The four mature specimens of Sequoiadendron giganteum (giant redwood) growing along the Main Walk date from 1855, and were grown from the first seed of this species ever brought to England. The seeds were collected by William Lobb in the redwood groves of Calaveras County, California in 1851, and were grown and distributed by the nurseryman James Veitch and Son of London. Other notable trees lining the Main Walk include three species of cedar – Cedrus libani from Lebanon, C. atlantica from Morocco, and C. deodara from the Himalayas.
The remaining species of Cedar – Cedrus brevifolia from Cyprus – grows in the belt of trees on the eastern border of the Main Lawn. The collection of subspecies of Pinus nigra (the Black or Austrian Pine) demonstrate the variation within one species, and were put together by Professor Henslow. The most extreme differences are shown by P. nigra ssp. nigra and P. nigra ssp. salzmannii, placed opposite one another. P. nigra ssp. nigra from Austria is a narrow upright tree with few branches and dense bunches of short stiff needles while P. nigra ssp. salzmannii from Spain is a huge spreading tree branching from near the base and with an open canopy of long needles.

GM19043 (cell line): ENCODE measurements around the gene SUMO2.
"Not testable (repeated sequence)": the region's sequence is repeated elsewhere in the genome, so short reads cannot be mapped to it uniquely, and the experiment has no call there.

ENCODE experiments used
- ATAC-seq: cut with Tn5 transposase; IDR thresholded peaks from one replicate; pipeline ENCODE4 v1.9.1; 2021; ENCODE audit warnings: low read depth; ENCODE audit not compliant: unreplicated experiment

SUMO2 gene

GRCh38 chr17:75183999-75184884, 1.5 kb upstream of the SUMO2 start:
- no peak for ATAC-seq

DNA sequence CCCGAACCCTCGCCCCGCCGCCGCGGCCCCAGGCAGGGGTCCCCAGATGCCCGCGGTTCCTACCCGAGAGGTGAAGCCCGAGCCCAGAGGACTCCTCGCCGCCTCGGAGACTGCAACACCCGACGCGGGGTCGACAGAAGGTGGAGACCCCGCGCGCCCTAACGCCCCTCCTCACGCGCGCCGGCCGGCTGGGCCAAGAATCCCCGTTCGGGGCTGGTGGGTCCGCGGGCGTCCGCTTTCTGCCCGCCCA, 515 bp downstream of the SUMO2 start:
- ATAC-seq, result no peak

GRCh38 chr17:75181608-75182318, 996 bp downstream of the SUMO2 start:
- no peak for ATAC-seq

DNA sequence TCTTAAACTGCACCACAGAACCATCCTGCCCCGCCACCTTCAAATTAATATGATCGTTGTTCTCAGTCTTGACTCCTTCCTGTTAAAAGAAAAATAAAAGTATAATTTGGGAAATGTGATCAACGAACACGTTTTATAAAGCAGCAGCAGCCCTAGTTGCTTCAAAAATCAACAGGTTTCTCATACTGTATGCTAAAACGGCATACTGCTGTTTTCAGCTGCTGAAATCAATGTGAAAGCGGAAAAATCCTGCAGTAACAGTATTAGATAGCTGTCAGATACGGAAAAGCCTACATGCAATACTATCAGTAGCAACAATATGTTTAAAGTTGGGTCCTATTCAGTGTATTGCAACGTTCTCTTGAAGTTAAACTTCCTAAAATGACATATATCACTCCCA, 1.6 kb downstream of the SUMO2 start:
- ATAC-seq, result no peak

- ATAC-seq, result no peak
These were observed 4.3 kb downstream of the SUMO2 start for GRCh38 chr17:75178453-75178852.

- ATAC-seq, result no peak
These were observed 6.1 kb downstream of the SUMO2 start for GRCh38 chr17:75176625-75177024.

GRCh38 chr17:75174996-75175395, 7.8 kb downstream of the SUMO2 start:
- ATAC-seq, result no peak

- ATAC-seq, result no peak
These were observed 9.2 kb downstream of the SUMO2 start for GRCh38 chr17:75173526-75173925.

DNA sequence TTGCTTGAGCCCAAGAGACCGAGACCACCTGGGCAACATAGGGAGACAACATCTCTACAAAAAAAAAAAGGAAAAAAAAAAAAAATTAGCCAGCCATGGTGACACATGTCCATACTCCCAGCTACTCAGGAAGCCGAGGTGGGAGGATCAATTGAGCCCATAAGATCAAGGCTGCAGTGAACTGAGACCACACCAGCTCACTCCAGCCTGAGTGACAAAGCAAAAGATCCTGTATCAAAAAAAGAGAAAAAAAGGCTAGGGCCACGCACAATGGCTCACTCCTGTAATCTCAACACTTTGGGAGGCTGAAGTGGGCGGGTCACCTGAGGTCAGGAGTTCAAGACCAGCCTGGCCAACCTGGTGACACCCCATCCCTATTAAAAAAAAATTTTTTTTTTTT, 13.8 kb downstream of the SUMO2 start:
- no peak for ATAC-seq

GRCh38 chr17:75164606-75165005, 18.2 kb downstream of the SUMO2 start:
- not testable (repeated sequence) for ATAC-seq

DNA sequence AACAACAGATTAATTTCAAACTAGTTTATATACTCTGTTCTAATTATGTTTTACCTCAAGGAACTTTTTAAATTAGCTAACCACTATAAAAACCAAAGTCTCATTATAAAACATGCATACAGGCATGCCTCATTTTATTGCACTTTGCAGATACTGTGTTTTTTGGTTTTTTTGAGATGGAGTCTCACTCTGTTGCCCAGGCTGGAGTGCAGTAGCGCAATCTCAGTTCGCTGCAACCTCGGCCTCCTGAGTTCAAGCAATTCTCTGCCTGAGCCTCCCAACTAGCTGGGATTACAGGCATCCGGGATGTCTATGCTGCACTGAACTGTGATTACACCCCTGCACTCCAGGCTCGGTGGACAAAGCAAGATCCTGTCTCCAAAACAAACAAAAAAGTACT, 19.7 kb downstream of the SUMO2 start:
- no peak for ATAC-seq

It was during his time as a student of Henslow that the significance of variation came to Darwin, and these trees remain to illustrate this remarkable history. Other pines are also included in the plantings here, such as a fine specimen of the umbrella or stone pine, Pinus pinea and Pinus wallichiana (Bhutan pine). Young specimens of Pinus coulteri (widowmaker pine), P. nigra ssp. salzmannii and P. nigra ssp. nigra have been inter-planted along the avenue to ensure a succession of trees.
The gates at the western end of the Main Walk date from the late 18th century and were the formal entrance to the old Botanic Garden off Downing Street in the centre of the city. They were reconstructed here in 1909.